For some reason, and please don’t ask me why, Queen’s ‘Another one bites the dust’ was going through my head as I read Overkill. On repeat. This was slightly off-putting, but strangely quite fitting given that the opening – probably one of the best, attention-grabbing first scenes of any book I’ve read recently – involves an imminent death (and that’s not a spoiler as, come on, it is crime fiction). Originally published in Symon’s native New Zealand, Overkill is one of the latest additions to Orenda Books’ impressive list and is protagonist Sam Shephard’s first outing.

Sam is the sole-charge police constable in real-life Mataura, a rural town vividly brought to life by Symon. When a local woman disappears, Sam is called in to investigate what quickly turns into the woman’s death when she is found on the banks of the local river. But this is the kind of place where everyone knows everyone and it quickly becomes clear that Sam’s not only too closely related to key players in the case, but may also be a suspect herself. And so she is. Suspended from duty and suddenly finding herself somewhat of a pariah, Sam must fight to clear her name and uncover the real murderer.

Part of the success of this book lies in the authenticity of Sam Shephard as a character. Sam is opinionated, loyal, feisty, smart and funny; she steps forward when others step back, putting herself in the firing line and she’s someone who you’d totally want on your side, fighting your corner. It’s Sam who sustains our interest, allowing us crucial insight into Mataura’s small town community and her own position within it. She’s a worthy protagonist: flawed and, therefore, real.

Fast-paced and well written, Overkill is a very good read indeed and a fine introduction to a character who I certainly can’t wait to meet again. But please, someone change that music …



Overkill | Orenda Books | 6 September 2018 | paperback | £8.99

Meet Vanda Symon: The Literary Lounge Q&A

 ‘Ngaio Marsh: The not-so-invisible woman’ – to come

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Music:Another one bites the dust‘, Queen (it will enter your head like a brain worm and never leave)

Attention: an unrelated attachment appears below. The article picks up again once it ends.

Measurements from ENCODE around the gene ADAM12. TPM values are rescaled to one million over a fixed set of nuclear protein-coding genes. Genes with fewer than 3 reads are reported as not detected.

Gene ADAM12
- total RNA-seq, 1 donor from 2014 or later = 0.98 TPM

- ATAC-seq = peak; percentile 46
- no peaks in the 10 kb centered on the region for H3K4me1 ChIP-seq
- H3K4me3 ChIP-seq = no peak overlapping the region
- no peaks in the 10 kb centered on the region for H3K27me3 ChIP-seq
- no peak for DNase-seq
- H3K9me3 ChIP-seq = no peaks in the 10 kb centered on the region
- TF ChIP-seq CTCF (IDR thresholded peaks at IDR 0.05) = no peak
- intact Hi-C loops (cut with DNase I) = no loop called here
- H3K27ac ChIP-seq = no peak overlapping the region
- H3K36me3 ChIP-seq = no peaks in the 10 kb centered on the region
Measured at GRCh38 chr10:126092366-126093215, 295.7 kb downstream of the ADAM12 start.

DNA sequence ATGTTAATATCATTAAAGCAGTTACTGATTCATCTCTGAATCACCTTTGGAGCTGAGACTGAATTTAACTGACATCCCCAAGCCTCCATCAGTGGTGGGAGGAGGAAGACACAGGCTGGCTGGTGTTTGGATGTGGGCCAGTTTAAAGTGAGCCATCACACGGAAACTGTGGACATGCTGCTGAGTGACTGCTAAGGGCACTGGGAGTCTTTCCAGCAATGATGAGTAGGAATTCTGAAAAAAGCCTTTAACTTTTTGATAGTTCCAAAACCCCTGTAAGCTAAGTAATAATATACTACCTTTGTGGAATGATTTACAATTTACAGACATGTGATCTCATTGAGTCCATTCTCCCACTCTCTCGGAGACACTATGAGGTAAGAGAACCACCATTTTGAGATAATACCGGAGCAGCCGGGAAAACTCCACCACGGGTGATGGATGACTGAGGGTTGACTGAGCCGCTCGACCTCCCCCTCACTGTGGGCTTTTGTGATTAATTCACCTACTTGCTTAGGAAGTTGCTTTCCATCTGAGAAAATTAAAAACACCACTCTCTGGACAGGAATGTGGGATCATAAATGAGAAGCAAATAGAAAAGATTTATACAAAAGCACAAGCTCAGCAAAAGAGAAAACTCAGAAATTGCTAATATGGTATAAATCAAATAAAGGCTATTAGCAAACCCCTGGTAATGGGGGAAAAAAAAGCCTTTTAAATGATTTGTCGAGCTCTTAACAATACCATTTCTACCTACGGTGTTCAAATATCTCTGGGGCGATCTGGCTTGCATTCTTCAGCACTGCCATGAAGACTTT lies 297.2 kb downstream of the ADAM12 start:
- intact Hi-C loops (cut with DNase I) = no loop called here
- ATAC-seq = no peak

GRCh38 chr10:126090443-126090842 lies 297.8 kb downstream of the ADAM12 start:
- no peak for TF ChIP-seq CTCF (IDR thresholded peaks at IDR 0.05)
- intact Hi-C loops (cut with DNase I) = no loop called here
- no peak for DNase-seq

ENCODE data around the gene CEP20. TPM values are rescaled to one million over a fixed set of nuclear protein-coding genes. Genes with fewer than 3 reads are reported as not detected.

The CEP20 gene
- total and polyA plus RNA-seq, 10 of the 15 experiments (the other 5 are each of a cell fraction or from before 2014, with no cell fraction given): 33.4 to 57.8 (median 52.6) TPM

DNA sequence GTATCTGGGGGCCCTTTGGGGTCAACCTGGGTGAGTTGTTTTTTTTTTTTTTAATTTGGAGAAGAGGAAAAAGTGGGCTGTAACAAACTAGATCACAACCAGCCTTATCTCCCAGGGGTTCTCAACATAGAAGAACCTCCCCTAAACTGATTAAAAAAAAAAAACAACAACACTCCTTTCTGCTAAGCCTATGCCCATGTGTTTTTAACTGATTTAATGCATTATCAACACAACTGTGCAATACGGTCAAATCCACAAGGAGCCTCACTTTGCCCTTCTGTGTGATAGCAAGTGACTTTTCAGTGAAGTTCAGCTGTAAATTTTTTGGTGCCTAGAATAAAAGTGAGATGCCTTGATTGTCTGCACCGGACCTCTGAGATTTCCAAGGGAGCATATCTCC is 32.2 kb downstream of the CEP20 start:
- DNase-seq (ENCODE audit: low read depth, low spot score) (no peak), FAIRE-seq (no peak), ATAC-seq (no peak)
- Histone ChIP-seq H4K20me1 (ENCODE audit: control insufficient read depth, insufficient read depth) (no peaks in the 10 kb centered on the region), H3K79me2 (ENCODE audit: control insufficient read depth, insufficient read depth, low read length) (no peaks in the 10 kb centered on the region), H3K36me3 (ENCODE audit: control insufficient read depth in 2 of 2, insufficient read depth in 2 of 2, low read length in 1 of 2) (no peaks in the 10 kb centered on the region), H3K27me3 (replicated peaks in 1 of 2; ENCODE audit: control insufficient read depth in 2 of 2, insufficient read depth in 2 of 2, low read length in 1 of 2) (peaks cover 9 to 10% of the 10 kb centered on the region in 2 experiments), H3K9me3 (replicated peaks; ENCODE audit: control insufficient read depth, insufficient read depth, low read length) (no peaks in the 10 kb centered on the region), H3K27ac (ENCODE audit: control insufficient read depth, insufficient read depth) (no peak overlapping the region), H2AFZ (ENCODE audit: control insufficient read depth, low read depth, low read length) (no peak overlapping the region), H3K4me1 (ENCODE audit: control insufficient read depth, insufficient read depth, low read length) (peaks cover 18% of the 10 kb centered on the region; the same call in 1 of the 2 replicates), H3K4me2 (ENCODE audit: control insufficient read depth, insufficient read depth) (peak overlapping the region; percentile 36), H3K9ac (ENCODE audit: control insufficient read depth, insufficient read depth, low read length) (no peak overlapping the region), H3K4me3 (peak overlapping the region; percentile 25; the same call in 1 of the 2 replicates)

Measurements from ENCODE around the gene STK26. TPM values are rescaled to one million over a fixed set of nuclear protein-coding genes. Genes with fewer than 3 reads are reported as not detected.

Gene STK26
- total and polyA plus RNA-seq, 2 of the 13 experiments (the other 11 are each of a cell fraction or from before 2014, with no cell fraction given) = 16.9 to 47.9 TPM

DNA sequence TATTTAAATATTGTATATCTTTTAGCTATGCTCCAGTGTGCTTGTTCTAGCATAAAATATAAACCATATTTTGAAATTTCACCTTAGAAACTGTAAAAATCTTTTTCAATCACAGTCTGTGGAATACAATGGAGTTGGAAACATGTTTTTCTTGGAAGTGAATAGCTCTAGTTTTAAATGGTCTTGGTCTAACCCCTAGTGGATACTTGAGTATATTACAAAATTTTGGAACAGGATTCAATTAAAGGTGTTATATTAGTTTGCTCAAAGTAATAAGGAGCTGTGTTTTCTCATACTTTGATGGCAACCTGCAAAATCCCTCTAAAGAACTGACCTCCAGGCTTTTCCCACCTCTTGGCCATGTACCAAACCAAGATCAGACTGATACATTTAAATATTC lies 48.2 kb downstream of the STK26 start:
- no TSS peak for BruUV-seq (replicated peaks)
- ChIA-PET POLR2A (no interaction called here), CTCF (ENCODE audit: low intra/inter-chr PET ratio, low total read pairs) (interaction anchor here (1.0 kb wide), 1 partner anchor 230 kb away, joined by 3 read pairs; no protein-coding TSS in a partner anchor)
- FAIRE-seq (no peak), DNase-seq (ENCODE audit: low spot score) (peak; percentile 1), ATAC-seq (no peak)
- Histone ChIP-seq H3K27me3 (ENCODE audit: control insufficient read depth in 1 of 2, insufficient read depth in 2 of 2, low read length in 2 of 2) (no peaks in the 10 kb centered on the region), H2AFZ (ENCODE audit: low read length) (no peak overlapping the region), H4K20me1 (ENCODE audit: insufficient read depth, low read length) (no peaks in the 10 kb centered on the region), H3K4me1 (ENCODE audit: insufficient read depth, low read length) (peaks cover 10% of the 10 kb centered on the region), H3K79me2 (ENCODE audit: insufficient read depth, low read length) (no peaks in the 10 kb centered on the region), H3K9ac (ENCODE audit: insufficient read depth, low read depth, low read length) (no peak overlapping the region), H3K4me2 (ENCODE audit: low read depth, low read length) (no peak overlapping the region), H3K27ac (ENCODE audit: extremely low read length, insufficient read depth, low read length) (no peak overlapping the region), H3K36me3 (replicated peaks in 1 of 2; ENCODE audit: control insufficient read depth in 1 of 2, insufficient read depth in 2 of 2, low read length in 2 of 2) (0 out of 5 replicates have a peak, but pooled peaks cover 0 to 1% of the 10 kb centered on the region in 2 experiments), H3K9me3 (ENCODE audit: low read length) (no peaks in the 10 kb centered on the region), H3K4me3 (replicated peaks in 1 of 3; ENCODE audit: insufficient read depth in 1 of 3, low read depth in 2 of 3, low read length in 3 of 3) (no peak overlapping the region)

Acknowledgements: This review is published as part of the virtual book tour, along with the author Q&A. Many thanks to the author for sparing us the time, lovely Anne Cater for organising the tour and the publisher for supplying a book proof. All thoughts and opinions are our own. Image ‘A little bit of tea and a slice of murder’ © The Literary Shed 2018.


See also: ‘Beautiful words – The Language of Secrets‘; ‘Chris Whitaker’s mad, mad world – Tall Oaks’; ‘Beauty in translation – Roxanne Bouchard’s French Canadian noir’; ‘Johana Gustawsson’s Keeper – indie publisher Orenda does it again‘; ‘We should all be feminists’; ‘Jane Harper’s stylish debut – The Dry’; ‘Mallory an old-style hero – It Happens in the Dark by Carol O’Connell’.

Selected The Literary Lounge Q&As/interviews:  ‘Gunnar Staalesen: The Literary Lounge Q&A’; Some like it hot – the joy of Carole Mortimer, award-winning novelist‘; ‘Meet Mary Jo Putney: The Literary Lounge Q&A‘; ‘Meet Gina Kirkham: The Literary Lounge Q&A;John Fairfax: The Literary Lounge Q&A’; ‘Ian Ridley: The Literary Shed Q&A’; ‘Meet Patrick Kincaid: The Literary Shed Q&A‘; ‘David Stuart Davies: The Literary Lounge Q&A’.

Film: Night Mail (1936), changing the face of British film; A Colour Box by Len Lye (1935); Hitchcock (2012); The Splendour of George Stevens’ Giant (1956). Hitchcock (2012); The Splendour of George Stevens’ Giant (1956).


This review is © 2018 by The Literary Shed. All rights reserved. All opinions are our own. We welcome your feedback and comments. If you wish to reproduce this piece, please do contact us to request permission. Thank you so much.


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